The popularity of syndicalism manifests itself in various postulates of contemporary economic policies. The essence of these policies is always to grant privileges to a minority group at the expense of the immense majority. They invariably result in impairing the wealth and income of the majority.
Many labor unions are intent upon restricting the number of workers employed in their field. While the public wants more and cheaper books, periodicals and newspapers, and would get them under the conditions of an unhampered labor market, the typographical unions prevent many newcomers from working in printing offices. The effect is, of course, an increase in the wages earned by the union members. But the corollary is a drop of wage rates for those not admitted and an enhancement in the price of printed matter. The same effect is brought about by union opposition to the utilization of technological improvements and by all sorts of featherbedding practices.
Radical syndicalism aims at entirely eliminating payment of dividends to shareholders and of interest to creditors. The interventionists in their enthusiasm for middle-of-the-road solutions want to appease the syndicalists by giving the employees a part of the profits. Profit-sharing is a very popular slogan. There is no need to enter anew into an examination of the fallacies implied in the underlying philosophy. It suffices to show the absurd consequences to which such a system must lead.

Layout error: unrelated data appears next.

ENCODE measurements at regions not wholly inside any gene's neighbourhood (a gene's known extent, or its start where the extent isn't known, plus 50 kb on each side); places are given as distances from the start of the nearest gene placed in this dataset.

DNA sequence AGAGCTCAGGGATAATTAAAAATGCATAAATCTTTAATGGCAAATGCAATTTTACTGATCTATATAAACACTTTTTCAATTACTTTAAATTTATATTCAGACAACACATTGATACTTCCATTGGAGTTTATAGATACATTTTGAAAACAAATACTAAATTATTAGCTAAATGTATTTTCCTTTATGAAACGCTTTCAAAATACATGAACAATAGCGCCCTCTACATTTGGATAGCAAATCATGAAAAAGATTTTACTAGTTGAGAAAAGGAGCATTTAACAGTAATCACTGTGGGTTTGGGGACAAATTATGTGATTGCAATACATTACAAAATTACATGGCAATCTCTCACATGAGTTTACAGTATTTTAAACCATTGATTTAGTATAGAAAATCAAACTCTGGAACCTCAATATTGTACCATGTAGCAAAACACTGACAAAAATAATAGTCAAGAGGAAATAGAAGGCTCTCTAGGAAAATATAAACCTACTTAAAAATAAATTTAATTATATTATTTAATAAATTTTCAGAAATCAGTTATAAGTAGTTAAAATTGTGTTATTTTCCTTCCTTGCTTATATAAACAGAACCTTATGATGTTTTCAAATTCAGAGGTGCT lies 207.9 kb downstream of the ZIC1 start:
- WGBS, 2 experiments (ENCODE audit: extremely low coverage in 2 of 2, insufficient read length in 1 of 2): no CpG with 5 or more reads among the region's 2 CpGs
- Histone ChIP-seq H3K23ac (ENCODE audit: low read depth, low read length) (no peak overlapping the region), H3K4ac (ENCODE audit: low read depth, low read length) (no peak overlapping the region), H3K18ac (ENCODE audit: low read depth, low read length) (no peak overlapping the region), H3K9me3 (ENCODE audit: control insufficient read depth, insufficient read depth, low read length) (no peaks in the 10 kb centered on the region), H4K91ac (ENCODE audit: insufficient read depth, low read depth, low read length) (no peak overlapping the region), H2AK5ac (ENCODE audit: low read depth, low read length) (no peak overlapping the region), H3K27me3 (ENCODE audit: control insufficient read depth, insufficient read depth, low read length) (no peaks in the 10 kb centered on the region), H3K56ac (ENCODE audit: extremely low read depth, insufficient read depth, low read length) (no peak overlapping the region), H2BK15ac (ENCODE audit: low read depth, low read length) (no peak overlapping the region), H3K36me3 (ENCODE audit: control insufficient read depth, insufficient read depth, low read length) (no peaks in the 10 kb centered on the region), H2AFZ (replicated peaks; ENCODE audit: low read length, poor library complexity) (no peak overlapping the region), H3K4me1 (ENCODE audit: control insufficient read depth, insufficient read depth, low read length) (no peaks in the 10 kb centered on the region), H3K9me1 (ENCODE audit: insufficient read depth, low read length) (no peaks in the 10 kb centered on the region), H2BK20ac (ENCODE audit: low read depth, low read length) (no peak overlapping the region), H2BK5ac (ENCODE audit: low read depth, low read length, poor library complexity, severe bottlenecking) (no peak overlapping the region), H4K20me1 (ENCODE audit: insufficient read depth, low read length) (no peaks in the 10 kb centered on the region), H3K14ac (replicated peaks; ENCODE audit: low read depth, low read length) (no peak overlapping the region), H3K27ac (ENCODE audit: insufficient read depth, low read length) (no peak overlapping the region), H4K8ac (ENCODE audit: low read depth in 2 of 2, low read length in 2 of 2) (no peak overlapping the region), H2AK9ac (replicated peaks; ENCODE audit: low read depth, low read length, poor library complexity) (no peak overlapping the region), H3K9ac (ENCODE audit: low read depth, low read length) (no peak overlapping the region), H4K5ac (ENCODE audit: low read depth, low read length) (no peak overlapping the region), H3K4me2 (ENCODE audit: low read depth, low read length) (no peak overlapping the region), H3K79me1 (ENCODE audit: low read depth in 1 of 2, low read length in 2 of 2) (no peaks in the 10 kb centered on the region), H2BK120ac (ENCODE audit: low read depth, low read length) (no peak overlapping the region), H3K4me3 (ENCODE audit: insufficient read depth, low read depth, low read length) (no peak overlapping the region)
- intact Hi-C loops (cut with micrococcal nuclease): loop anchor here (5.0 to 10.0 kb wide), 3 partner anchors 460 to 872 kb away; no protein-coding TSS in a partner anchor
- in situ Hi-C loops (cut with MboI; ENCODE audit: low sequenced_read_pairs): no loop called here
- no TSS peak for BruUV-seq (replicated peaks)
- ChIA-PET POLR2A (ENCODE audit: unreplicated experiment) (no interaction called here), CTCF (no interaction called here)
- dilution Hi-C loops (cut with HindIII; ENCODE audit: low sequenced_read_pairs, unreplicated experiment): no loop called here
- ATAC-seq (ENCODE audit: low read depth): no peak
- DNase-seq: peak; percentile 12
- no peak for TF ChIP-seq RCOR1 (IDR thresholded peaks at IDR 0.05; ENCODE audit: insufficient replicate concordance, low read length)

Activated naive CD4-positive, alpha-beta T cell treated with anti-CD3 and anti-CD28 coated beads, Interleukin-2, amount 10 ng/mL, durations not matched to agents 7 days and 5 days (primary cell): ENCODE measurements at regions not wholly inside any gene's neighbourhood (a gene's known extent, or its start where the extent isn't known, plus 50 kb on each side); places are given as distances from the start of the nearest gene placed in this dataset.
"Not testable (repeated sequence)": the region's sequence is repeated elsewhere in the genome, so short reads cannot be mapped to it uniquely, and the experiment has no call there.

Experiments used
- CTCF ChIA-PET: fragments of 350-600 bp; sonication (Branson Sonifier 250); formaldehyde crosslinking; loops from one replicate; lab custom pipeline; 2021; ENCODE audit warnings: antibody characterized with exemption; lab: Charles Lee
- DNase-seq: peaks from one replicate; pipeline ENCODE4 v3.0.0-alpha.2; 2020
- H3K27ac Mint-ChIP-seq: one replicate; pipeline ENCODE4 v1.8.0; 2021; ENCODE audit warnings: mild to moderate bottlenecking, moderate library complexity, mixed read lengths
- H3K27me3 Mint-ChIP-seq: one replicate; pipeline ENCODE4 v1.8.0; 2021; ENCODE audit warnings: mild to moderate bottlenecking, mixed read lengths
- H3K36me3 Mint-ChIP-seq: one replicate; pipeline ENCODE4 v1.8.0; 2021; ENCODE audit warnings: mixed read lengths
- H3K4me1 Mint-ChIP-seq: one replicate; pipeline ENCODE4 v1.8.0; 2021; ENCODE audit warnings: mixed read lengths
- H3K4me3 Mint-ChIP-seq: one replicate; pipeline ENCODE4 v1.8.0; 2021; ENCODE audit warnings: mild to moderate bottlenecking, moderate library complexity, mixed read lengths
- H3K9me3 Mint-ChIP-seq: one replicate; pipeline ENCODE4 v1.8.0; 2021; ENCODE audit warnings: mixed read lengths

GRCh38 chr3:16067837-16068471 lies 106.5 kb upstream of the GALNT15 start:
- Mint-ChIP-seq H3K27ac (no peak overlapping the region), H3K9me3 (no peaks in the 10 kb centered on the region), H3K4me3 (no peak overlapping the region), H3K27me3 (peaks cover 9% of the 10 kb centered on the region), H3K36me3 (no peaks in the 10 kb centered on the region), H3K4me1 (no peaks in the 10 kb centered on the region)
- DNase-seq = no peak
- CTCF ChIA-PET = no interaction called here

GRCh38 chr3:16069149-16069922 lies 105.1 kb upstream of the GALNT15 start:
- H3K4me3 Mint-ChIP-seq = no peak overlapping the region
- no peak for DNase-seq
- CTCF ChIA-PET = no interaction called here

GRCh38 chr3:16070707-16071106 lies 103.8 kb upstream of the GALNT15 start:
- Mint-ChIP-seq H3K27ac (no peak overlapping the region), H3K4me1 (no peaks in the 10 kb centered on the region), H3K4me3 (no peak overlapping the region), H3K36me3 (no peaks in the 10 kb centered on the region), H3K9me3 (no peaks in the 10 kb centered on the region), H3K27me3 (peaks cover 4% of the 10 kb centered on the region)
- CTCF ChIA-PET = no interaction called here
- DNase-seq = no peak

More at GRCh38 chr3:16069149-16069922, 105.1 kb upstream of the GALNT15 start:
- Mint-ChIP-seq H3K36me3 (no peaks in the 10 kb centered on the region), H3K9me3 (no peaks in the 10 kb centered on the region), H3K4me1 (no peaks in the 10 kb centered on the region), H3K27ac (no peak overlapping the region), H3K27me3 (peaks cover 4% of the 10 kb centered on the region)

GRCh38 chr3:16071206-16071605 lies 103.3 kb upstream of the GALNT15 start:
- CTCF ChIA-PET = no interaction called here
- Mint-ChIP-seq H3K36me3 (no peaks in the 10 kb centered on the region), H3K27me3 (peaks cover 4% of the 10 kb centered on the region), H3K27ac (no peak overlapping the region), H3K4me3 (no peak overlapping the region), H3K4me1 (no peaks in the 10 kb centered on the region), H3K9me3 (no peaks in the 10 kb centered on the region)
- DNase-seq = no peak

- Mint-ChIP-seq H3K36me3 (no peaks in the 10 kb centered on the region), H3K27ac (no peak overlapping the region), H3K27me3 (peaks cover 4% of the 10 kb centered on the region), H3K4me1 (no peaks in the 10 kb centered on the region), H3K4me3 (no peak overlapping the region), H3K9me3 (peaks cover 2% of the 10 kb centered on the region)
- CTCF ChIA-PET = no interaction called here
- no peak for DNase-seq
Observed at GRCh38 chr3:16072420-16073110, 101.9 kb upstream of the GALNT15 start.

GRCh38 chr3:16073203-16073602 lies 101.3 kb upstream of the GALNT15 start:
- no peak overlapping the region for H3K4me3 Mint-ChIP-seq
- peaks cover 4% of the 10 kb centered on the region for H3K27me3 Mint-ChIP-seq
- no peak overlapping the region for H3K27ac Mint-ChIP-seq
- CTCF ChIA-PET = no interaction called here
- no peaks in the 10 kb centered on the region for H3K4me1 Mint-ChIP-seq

It may sometimes be good policy for a small shop or for an enterprise employing highly skilled workers, to grant an extra bonus to employees if business is prosperous. But it is a non sequitur to assume that what under special conditions may be wise for an individual firm could work satisfactorily as a general system. There is no reason why one welder should make more money because his employer earns high profits and another welder less because his employer earns lower profits or no profits at all. The workers themselves would rebel against such a method of remuneration. It could not be preserved even for a short time.
A caricature of the profit-sharing scheme is the ability-to-pay principle as recently introduced into the program of American labor unionism. While the profit-sharing scheme aims at an allocation to the employees of a part of profits already earned, the ability-to-pay scheme aims at a distribution of profits which some external observers believe the employer may earn in the future. The issue has been [p. 816] obfuscated by the fact that the Truman Administration, after having accepted the new union doctrine, announced that it was appointing a "fact-finding" board which would have the authority to examine the books of the employers in order to determine their ability to pay an increase in wages. However, the books can provide information only about past costs and proceeds and past profits and losses. Estimates of future volume of production, future sales, future costs, or future profits or losses are not facts, but speculative anticipations. There are no facts about future profits.
There cannot be any question of realizing the syndicalist ideal according to which the proceeds of an enterprise should completely go to the employees and nothing should be left for interest on the capital invested and profits. If one wants to abolish what is called "unearned income," one must adopt socialism.
 Cf. F.R. Fairchild, Profits and the Ability to Pay Wage (Irvington-on-Hudson, 1946), p. 47.